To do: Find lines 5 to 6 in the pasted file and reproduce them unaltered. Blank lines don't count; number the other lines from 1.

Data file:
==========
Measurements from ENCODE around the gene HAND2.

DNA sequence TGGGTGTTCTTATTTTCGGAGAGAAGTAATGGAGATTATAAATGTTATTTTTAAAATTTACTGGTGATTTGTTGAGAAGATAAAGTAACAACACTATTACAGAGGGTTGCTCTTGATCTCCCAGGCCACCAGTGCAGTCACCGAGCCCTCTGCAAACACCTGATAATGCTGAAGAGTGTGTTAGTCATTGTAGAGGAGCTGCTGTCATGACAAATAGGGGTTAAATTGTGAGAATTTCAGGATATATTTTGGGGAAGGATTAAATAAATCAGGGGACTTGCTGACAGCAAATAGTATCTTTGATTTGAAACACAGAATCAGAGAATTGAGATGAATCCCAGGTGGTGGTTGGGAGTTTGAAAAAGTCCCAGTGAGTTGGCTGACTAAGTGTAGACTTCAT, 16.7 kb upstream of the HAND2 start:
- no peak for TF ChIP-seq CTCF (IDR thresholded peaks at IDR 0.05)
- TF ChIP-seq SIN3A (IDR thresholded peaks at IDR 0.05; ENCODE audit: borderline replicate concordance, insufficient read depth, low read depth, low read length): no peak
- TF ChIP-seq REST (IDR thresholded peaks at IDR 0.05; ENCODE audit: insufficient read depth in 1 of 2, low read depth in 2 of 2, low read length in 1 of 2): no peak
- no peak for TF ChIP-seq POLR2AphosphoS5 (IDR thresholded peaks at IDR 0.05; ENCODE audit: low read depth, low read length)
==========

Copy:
- TF ChIP-seq REST (IDR thresholded peaks at IDR 0.05; ENCODE audit: insufficient read depth in 1 of 2, low read depth in 2 of 2, low read length in 1 of 2): no peak
- no peak for TF ChIP-seq POLR2AphosphoS5 (IDR thresholded peaks at IDR 0.05; ENCODE audit: low read depth, low read length)